Marital infidelity can break lives, break hearts, and break families—as Tyler Perry’s Temptation: Confessions of a Marriage Counselor seeks to convey. The PG-13 film tells the story of a young couple—Brice (Lance Gross) and Judith (Jurnee Smollett-Bell)—who grow up together, fall in love, and get married at a young age.
Deeply in love, they move to Washington, D.C., and begin life together. While he works to establish himself as a pharmacist in a small drug store and she plugs away as a marriage counselor for a high-end matchmaking service, life sets in with its frustrations and drudgery. Their dreams don’t materialize as quickly as they’d hoped, particularly for Judith, who’s dissatisfied with the banality of her job and the lack of attention from her husband.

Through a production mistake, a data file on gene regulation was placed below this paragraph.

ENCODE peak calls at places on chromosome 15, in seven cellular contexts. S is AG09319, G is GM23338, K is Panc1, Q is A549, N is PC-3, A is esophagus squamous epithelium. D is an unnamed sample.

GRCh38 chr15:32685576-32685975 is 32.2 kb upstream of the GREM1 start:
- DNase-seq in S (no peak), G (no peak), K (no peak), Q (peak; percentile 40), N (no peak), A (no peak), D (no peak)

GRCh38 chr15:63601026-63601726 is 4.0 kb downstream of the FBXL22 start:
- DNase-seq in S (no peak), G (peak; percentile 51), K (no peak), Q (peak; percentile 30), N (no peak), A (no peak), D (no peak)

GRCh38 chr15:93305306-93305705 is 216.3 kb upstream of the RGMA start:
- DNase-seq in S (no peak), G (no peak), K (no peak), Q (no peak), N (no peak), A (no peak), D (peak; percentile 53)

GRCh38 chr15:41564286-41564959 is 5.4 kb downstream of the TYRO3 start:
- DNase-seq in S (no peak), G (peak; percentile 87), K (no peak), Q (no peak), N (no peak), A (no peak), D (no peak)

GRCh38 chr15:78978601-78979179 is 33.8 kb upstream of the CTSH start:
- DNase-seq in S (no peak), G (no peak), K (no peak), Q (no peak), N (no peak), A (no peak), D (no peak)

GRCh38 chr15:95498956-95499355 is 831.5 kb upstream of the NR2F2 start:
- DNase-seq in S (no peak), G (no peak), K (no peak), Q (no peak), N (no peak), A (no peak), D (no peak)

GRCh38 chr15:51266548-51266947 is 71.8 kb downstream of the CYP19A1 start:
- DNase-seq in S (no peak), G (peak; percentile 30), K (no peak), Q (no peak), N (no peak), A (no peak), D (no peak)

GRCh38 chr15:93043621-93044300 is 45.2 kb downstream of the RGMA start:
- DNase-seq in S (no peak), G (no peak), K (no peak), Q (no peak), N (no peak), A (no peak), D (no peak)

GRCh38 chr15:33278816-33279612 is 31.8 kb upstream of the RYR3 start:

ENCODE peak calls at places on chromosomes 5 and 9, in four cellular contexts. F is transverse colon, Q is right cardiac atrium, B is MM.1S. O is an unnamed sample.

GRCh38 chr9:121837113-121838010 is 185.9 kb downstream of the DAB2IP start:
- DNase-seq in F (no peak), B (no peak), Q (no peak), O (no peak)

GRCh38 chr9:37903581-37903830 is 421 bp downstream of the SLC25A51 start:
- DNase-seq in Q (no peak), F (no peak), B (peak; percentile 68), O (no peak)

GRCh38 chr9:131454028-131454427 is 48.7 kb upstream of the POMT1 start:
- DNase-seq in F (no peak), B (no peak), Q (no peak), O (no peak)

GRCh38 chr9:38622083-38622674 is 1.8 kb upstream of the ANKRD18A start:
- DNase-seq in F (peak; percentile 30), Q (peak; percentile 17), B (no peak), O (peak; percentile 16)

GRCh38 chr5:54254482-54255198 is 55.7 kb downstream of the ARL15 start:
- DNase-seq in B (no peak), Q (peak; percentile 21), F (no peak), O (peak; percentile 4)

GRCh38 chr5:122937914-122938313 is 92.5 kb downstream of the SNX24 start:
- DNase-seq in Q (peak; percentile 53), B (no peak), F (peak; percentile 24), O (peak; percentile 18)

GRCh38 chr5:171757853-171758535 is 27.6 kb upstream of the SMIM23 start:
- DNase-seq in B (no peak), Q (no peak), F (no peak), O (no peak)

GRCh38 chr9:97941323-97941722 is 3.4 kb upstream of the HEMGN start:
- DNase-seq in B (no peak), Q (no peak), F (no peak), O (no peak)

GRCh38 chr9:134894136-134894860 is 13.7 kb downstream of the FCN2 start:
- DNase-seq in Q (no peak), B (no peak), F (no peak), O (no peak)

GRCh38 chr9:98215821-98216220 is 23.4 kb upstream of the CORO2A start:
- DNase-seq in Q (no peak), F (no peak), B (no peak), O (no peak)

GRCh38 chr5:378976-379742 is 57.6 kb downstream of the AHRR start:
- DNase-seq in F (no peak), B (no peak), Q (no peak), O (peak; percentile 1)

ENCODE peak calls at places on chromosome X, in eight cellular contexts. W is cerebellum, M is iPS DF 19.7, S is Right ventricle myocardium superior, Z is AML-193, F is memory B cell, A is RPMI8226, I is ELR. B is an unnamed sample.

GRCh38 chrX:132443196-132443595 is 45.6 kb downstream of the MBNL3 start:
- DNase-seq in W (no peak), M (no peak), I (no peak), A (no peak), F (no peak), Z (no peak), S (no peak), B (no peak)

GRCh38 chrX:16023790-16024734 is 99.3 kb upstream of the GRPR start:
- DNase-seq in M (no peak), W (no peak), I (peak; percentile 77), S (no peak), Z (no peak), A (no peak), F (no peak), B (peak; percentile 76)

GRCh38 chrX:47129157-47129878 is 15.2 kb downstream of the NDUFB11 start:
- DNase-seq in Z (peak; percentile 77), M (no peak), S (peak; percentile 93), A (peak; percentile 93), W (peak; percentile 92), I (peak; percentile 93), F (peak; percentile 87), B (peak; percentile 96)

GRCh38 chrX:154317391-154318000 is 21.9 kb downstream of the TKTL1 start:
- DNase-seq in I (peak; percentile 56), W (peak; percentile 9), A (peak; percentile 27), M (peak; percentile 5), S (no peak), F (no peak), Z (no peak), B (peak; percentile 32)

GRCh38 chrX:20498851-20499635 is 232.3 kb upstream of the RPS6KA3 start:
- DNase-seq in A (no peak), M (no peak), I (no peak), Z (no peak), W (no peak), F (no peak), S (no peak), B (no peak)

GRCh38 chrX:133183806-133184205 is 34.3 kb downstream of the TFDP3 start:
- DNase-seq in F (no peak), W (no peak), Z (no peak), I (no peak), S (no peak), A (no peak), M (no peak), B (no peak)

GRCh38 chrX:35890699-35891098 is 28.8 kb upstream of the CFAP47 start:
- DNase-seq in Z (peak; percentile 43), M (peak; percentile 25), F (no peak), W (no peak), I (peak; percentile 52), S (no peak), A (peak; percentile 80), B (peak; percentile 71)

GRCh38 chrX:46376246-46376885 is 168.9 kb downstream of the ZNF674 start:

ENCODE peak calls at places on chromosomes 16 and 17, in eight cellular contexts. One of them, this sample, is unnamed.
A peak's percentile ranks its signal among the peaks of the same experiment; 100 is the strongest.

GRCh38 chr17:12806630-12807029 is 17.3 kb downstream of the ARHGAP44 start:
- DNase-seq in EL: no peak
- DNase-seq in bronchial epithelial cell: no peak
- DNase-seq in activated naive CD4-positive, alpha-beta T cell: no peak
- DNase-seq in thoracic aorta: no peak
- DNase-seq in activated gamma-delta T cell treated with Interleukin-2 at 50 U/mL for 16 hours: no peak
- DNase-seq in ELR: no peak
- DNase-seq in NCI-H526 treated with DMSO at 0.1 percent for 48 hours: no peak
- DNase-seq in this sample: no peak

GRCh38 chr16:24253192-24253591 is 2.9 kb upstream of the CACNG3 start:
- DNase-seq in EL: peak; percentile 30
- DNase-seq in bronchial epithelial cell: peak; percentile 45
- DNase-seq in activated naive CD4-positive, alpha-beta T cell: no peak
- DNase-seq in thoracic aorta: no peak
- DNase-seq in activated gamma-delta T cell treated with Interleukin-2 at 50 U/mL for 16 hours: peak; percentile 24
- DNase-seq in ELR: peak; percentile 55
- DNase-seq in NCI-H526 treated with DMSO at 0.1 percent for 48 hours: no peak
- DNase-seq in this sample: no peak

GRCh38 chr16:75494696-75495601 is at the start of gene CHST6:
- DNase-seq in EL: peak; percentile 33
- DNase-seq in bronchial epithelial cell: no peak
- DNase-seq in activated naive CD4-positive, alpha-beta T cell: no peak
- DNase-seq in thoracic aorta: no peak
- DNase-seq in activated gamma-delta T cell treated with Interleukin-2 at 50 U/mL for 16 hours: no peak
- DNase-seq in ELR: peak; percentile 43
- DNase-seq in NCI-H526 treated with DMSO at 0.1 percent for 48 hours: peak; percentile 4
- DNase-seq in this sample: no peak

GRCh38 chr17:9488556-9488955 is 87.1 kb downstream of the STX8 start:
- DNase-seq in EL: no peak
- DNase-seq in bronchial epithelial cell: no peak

He’s so busy pouring himself into work that he has little energy for much else—including his wife. He loves her dearly, but forgets to show it in tangible ways, like remembering her birthday or validating her talents, personality, and beauty. These seemingly small sins of omission create the perfect opportunity for temptation.
In steps the silver-tongued seducer, Harley (Robbie Jones)—a social media millionaire and potential investor in the matchmaking service where Judith works. They begin spending long hours together to create an online dating rubric. He flatters her, sends her roses, and flies her to New Orleans on his private jet to pitch their program to his board of directors. With minimal resistance, Judith walks right into adultery.
The story gets a bit surprising at that point, showing the consequences of sin to be uncomfortably far reaching. This plot twist redeems Perry’s otherwise predictable morality tale.
Despite an unoriginal and melodramatic story, mediocre acting, and some steamy scenes and drug use, the film holds merit for no other reason than it affirms marriage and the immutable boundaries of God’s law, affirmations that are rare in Hollywood.